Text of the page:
WHO Calls for Global Ban on Trans Fat

WHO Calls for Worldwide Elimination of Trans Fats by 2023

WHO Calls for Worldwide Elimination of Trans Fats by 2023

The World Health Organization has reportedly introduced REPLACE - a step-by-step guide for annihilating industrially produced trans-fatty acids from the food supply chain. He further stated that implementing the six strategies in the REPLACE plan will help in eliminating the prevalence of trans-fat, thereby signifying a pivotal victory for WHO's initiative to combat cardiovascular ailments.

Food makers liked artificial trans fats because they prolong product shelf life and enhance flavor.

According to the World Health Organization experts, there are two main sources for trans fats: natural sources (in dairy products and meat of ruminants such as cows and sheep) and industrially-produced sources (partially hydrogenated oils). Health advocates say trans fats are the most harmful fat in the food supply. Hydrogenated fats are basically vegetable oil which has an extra hydrogen atom attached to its molecules using industrial processes, resulting in a substance that hardens into solid fat at lower temperatures, as the FDA described them.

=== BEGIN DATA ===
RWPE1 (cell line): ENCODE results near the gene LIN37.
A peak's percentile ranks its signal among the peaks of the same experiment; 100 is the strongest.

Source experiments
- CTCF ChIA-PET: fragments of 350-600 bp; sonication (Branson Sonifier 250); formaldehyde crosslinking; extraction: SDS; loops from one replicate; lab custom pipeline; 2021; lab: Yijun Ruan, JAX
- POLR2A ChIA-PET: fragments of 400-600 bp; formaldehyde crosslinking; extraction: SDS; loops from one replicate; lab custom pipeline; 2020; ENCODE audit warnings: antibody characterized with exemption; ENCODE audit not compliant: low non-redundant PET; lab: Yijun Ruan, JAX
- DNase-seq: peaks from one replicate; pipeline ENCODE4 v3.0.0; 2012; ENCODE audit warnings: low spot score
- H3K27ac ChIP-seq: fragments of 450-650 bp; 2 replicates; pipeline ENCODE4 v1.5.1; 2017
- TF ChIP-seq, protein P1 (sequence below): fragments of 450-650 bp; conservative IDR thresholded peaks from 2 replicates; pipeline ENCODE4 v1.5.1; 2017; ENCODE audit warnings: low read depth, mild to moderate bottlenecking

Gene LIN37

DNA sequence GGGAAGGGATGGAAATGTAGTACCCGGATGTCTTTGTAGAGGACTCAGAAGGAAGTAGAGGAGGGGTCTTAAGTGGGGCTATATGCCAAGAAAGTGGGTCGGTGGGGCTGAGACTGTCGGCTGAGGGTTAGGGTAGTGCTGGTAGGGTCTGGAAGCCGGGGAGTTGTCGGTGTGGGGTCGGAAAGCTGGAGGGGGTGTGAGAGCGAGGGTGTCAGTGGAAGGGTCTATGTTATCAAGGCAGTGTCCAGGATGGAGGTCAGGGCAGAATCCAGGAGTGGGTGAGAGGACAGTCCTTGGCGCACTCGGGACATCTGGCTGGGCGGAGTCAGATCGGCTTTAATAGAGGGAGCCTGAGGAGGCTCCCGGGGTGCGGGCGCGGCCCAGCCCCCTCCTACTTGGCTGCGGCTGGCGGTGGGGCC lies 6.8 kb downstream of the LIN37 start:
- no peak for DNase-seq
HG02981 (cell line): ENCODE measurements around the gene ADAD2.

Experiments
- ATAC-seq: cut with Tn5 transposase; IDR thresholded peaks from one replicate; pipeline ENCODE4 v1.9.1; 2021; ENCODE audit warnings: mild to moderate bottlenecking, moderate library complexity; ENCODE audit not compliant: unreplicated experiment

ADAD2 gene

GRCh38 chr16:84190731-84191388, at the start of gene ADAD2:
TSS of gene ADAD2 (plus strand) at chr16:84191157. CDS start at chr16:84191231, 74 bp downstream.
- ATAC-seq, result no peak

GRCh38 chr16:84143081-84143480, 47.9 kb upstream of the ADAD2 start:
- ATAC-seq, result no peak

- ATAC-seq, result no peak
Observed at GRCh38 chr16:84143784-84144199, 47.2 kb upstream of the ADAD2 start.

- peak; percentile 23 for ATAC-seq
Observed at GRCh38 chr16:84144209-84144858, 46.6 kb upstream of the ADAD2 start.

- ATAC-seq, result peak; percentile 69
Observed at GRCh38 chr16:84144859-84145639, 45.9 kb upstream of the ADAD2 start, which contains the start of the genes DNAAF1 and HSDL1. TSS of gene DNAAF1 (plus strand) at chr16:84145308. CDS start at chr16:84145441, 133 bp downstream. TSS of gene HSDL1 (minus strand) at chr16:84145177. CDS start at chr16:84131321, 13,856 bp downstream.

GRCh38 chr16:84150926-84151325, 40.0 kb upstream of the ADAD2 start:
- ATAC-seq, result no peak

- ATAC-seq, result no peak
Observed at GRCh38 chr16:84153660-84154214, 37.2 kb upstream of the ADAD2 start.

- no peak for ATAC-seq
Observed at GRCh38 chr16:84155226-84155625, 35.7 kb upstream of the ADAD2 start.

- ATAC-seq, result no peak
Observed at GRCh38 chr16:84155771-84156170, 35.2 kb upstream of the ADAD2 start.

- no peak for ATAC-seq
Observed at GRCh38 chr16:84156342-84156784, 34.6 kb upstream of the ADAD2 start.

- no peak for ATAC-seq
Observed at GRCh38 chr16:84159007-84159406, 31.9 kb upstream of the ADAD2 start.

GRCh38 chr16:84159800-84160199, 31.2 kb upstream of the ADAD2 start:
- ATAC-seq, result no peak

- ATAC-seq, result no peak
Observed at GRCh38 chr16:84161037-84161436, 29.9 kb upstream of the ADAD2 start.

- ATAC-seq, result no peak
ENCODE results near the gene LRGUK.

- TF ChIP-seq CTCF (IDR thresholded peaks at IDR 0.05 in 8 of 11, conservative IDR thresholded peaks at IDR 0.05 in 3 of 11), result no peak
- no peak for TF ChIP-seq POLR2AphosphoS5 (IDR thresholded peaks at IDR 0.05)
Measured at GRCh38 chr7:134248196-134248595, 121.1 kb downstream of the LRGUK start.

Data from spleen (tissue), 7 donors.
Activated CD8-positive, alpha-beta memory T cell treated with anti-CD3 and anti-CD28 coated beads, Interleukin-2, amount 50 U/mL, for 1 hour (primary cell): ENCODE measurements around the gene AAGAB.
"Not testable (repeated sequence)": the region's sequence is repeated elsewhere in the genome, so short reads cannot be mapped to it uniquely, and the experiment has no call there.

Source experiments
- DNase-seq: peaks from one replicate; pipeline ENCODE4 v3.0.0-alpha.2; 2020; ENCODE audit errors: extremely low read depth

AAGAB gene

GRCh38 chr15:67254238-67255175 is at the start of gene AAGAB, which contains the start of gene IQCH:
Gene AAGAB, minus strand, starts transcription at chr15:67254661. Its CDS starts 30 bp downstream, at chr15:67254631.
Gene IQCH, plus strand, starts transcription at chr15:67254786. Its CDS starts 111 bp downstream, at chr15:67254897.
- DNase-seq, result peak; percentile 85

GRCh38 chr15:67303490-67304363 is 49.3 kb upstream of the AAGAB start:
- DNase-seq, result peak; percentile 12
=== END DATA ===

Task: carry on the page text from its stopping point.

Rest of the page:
According to the USDA, a reduction in trans fat could prevent almost 30,000 premature deaths in the USA every year.


A number of high income countries have already moved to restrict or ban trans-fats.

Denmark is the only country restrictions on trans fats. "But healthier alternatives can be used that would not affect taste or cost of food", The global health body said in the statement. "While we can not estimate a percentage of products on store shelves that will be free of PHOs on June 19, 2018, we are confident that over the past three years, manufacturers have taken appropriate steps to reformulate products if and as necessary", an FDA spokesperson told Newsweek.

Dr. Walter C. Willett, a professor of epidemiology and nutrition at the Harvard T.H. Chan School of Public Health, said he thought the W.H.O. initiative would likely lead to the extinction of trans fats in the near future.

Yan Zong-hai (顏宗海), director of Chang Gung Memorial Hospital's Clinical Toxins Department, said that in addition to cardiovascular disease, global studies show that artificial trans fats can also cause obesity, as well as increasing the risk of fatty liver and Alzheimer's disease. Many dairy and meat products contain trans fats that have also been linked to heart disease. This is because they're used in partially-hydrogenated oils, which were first used as a butter replacement and then later as a replacement for foods containing saturated fatty acids. Diets high in trans fat increase heart disease risk by 21 per cent and deaths by 28 per cent.

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